The campaign of 'Beyond Hydrocarbon' or Zero Carbon Energy got momentum after the United Nations in 2015 adopted 'Clean and Affordable Energy' as Global Goal 7 among 17 Sustainable Development Golas (SDGs) for the year 2030. Closely linked to this is SDG 13 - Climate Action; which has set trend for all the businesses including energy.
Today there is an immense focus on "Energy Transition" and "Decarbonization of energy". Major oil and gas companies and power utilities are devising strategies to make their portfolios compliant with the Paris Climate Goals. The underlying premise for these actions is the belief that the transition to lower and zero-carbon energy sources should be accelerated to mitigate the impact of global warming and the associated changes in global climate. How realistic are these goals? If history is any guide, energy transitions take decades. Prior transitions have been led by new fuels with better functionality and lower costs, e.g., from wood to coal and from coal to gas. The current transition is likely to be more expensive and more challenging.
Much of the focus today is on decarbonizing electric power production, but only about one-quarter of global greenhouse gas (GHG) emissions are from electricity. Coal, the most carbon-intensive fuel, accounts for about 40 per cent of power generation globally. Even if coal consumption were to plateau within the next few years, it will remain the fuel of choice in Asia for decades to come.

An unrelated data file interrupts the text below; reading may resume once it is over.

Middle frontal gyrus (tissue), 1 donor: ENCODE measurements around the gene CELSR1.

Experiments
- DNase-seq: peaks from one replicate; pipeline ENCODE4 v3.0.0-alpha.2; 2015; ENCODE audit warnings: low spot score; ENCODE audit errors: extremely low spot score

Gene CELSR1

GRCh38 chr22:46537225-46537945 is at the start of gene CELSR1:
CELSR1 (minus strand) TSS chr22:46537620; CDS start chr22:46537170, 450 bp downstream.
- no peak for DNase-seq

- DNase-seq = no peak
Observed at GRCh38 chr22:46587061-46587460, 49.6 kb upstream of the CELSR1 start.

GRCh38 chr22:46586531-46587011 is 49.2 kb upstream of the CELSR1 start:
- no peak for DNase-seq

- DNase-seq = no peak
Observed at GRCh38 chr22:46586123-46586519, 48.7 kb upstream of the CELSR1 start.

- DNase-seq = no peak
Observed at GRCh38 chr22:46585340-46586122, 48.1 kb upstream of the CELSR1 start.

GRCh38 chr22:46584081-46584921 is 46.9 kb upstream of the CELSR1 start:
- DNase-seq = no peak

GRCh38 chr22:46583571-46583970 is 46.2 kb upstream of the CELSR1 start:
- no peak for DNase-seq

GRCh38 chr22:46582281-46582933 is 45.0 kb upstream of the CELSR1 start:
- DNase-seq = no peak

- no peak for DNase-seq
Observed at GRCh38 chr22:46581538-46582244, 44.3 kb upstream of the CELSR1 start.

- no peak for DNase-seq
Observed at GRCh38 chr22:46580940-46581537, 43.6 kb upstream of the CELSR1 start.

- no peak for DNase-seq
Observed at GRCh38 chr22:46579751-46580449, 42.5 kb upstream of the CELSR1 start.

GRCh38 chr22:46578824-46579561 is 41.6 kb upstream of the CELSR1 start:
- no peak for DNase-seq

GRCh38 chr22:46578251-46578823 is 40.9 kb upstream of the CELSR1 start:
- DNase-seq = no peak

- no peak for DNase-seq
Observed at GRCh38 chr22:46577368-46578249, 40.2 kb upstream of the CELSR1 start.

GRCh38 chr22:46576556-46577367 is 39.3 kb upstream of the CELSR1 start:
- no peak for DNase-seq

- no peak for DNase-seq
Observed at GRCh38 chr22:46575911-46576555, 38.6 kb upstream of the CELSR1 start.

There are comparable obstacles to changing the energy mix in other sectors. Shifting the world's car, truck, plane, and shipping fleets from oil-based to low carbon fuels will require decades, not years. And in industries like refining, petrochemicals, and cement and steel production, which together generate about 20 per cent of global GHG emissions, carbon abatement is even more challenging. Because of these facts, every long-term outlook, including all IHS Markit scenarios, fall well short of achieving the goal set out in the 2015 Paris Accord of limiting the increase in average global temperature to 2 degrees Celsius. The industrial sector is the largest global user of energy. Decarbonizing this sector would require a significant increase in the use of fossil-free electricity for direct thermal heat and pressure to substitute for metallurgical coke, methane, ethane and naphtha as feedstocks. At present, only 15% of industrial energy use is derived from electricity.
Substituting fossil fuels with renewable power is feasible for some industrial processes (not all) and will be very expensive. Electrochemical production of chemical compounds like ammonia is promising but in early stages of development. In short, decarbonizing industrial energy use is hugely challenging and will be very expensive. One potential solution to decarbonize the industrial sector is the application of Carbon Capture and Sequestration (CCS) for removing CO2 in the atmosphere. IHS Markit database of CCS projects indicates that at present, CCS facilities are sequestering only about 0.1% of the world's CO2 emissions. Increasing this to just 5% of global emissions annually will be a massive task and will require creating a new industry comparable in size to today's oil and gas industry which has been developed over 150 years.
In summary, achieving Paris goals will require strategies to decarbonize all sectors of the global energy economy. Although significant progress is being made to decarbonize the power sector, much work is needed to accelerate the decarbonization of other sectors.
(Atul Arya is Chief Energy Strategist, IHS Markit that would run a side event alongside the 24th World Energy Congress.)
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